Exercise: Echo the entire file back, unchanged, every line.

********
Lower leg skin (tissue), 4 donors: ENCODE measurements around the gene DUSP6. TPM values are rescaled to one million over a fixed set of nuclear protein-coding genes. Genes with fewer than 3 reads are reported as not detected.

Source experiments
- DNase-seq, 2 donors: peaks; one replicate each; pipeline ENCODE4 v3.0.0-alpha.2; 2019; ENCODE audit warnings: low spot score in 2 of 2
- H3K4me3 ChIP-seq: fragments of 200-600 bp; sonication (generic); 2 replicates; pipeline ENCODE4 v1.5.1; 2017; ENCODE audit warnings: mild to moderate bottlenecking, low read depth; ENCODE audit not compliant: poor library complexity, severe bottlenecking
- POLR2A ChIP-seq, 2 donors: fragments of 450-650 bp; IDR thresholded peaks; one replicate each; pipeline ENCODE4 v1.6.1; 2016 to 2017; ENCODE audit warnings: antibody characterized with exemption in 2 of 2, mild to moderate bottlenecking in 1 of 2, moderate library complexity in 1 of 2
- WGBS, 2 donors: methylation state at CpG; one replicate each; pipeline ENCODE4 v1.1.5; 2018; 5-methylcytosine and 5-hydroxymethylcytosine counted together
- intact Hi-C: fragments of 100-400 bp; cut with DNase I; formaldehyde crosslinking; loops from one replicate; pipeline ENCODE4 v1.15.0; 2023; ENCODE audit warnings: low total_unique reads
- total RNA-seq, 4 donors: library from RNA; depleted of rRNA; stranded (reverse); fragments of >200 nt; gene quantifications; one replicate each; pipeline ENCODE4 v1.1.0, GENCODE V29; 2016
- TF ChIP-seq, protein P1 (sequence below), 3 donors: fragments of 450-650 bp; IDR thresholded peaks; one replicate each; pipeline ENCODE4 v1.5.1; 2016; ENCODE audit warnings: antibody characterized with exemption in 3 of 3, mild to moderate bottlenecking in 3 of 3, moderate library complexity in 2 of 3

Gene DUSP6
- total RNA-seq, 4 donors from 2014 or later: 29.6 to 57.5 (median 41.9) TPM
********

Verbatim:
Lower leg skin (tissue), 4 donors: ENCODE measurements around the gene DUSP6. TPM values are rescaled to one million over a fixed set of nuclear protein-coding genes. Genes with fewer than 3 reads are reported as not detected.

Source experiments
- DNase-seq, 2 donors: peaks; one replicate each; pipeline ENCODE4 v3.0.0-alpha.2; 2019; ENCODE audit warnings: low spot score in 2 of 2
- H3K4me3 ChIP-seq: fragments of 200-600 bp; sonication (generic); 2 replicates; pipeline ENCODE4 v1.5.1; 2017; ENCODE audit warnings: mild to moderate bottlenecking, low read depth; ENCODE audit not compliant: poor library complexity, severe bottlenecking
- POLR2A ChIP-seq, 2 donors: fragments of 450-650 bp; IDR thresholded peaks; one replicate each; pipeline ENCODE4 v1.6.1; 2016 to 2017; ENCODE audit warnings: antibody characterized with exemption in 2 of 2, mild to moderate bottlenecking in 1 of 2, moderate library complexity in 1 of 2
- WGBS, 2 donors: methylation state at CpG; one replicate each; pipeline ENCODE4 v1.1.5; 2018; 5-methylcytosine and 5-hydroxymethylcytosine counted together
- intact Hi-C: fragments of 100-400 bp; cut with DNase I; formaldehyde crosslinking; loops from one replicate; pipeline ENCODE4 v1.15.0; 2023; ENCODE audit warnings: low total_unique reads
- total RNA-seq, 4 donors: library from RNA; depleted of rRNA; stranded (reverse); fragments of >200 nt; gene quantifications; one replicate each; pipeline ENCODE4 v1.1.0, GENCODE V29; 2016
- TF ChIP-seq, protein P1 (sequence below), 3 donors: fragments of 450-650 bp; IDR thresholded peaks; one replicate each; pipeline ENCODE4 v1.5.1; 2016; ENCODE audit warnings: antibody characterized with exemption in 3 of 3, mild to moderate bottlenecking in 3 of 3, moderate library complexity in 2 of 3

Gene DUSP6
- total RNA-seq, 4 donors from 2014 or later: 29.6 to 57.5 (median 41.9) TPM